Henderson touched by field dedication: 'My heart and soul is forever Oakland'

Henderson touched by field dedication: 'My heart and soul is forever Oakland'

OAKLAND — Rickey Henderson’s ties to the Coliseum run deep, and they go back further than the time the Oakland product wore an A’s uniform.

“I used to come to the ballpark, a lot of time I didn’t have the money to buy a ticket,” he recalled. “Somehow we would find a way to get into the ballpark.”

The A’s are making a renewed effort to honor their legends from the past, and the first major step in that came Monday night when the A’s dedicated the playing surface at the Coliseum as Rickey Henderson Field.

Henderson attended a pregame ceremony before the Opening Night game against the Los Angeles Angels, and he took part in a news conference sitting alongside A’s president Dave Kaval, who he credited for welcoming former A’s players with open arms back into the fold.

He reminisced about his time coming to A’s games as a kid. As it turns out, the major leagues’ all-time stolen base king was putting his speed to use at an early age.

“I probably was stealing my way in as a kid,” he said with a smile. “They used to have the bleachers out there, they used to just have a fence. So we would find a way to get underneath the fence or hop the fence and then during game time, we would sneak in and see the ballgame.”

Did he ever get caught?

“No, I think I was too fast. The kids behind me, they got caught.”

Henderson will serve as a special assistant to Kaval, but he’ll also continue his role as a roving minor league instructor and he’ll occasionally accompany the big league team. Kaval, who hosts open office hours on Tuesdays for fans to drop by to share their ideas, credited a fan with the idea of naming the field after someone. Right away, Henderson popped into Kaval’s head.

“It’s the least we can do to honor such an amazing person,” Kaval said, “not only in baseball — really, an American treasure — but also in this community of Oakland.”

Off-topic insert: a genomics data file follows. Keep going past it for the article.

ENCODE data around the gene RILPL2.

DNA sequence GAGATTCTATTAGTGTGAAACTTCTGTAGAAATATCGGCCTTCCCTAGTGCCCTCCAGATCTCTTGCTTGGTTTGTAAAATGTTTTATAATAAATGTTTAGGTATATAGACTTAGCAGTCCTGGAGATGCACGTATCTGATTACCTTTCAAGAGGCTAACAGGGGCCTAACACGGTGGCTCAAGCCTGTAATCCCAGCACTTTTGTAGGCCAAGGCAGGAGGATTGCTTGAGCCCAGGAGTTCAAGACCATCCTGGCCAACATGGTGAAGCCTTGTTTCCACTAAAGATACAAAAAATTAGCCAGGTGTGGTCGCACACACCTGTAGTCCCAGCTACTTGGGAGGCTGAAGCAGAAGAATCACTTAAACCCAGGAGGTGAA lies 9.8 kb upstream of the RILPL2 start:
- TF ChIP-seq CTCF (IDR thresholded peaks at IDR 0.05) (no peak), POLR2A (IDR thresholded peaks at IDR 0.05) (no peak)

After a video tribute to Henderson on the JumboTron, the Hall of Fame left fielder entered the field through the center field gate to a loud ovation.

“My heart and soul is forever Oakland,” he told the crowd during a speech he gave from in front of the pitcher’s mound.

Then Henderson went down the line of A’s players lined up on the third-base line and high-fived each and every one of them.

During his news conference, he said he hopes he can help in the efforts to get more kids playing baseball again in Oakland.

“First of all, we’ve got find a way to build ballparks,” he said. “I think when I was coming up we had a lot more ballparks. … Today, I think the families, both the mother and the father, have to work. They don’t have the time.

“I know a lot of kids wanna play baseball, but they feel they don’t have nowhere to go. It’s costing too much to get on a traveling team to play. So they give up on baseball and go play football or basketball.”

Henderson also had thoughts to share when asked about the Raiders leaving Oakland for Las Vegas.

“I’m a Raider season ticket holder, so that hurt my heart,” he said. “ … I think the fans were behind them 100 percent. For them to leave once, then come back and leave again, I think it’s hurting us a lot more. I’m really disappointed the city and the Raiders didn’t get together and work out a deal for us to keep the team here.” As for getting the Coliseum field named after him, Henderson said the honor touched him deeply.

“When I was growing up in Oakland as a kid, playing in the parks around the ballpark, I had no idea this chance would ever come,” he said. “… This is just a special moment.”


With playoffs looming, Brett Anderson shows A's a glimmer of hope

With playoffs looming, Brett Anderson shows A's a glimmer of hope

OAKLAND -- In what is now a 10-game season for the Oakland Athletics, every game not started by Mike Fiers, Edwin Jackson or Bull J. Pen is essentially a mini-referendum on how manager Bob Melvin decides to set his postseason pitching rotation.
Or, to use Melvin’s words after the A’s 10-0 dance party over the Los Angeles Angels Tuesday, “We’re obviously going to need than just the two guys, so yeah, I guess you can put it that way.”
And then he knocked on the dry wall he was leaning against in the A’s clubhouse to ward off bad juju. The A’s aren’t a playoff team yet, and superstitious old goat that he is, Melvin never leaves anything available for hexing.
“That is,” he said, “if we get in.”
Enter Brett Anderson, throwing nothing but sliders and sinkers and becoming the first A’s starter in almost a month to reach, let alone get an out, in the seventh inning. In limiting the Angels to three harmless singles and forcing them to pound 12 ground-ball outs, Anderson left an impression that both he and his manager hopes can linger awhile, if only to minimize the temptation to bullpen a playoff game.
Knock dry-wall.
“It was good to be a reason we were winning instead of a reason we were losing,” Anderson said, referencing his skittish start in Baltimore against the laughable Orioles a week ago. “Tonight, it was pretty much just having early control and quick outs.”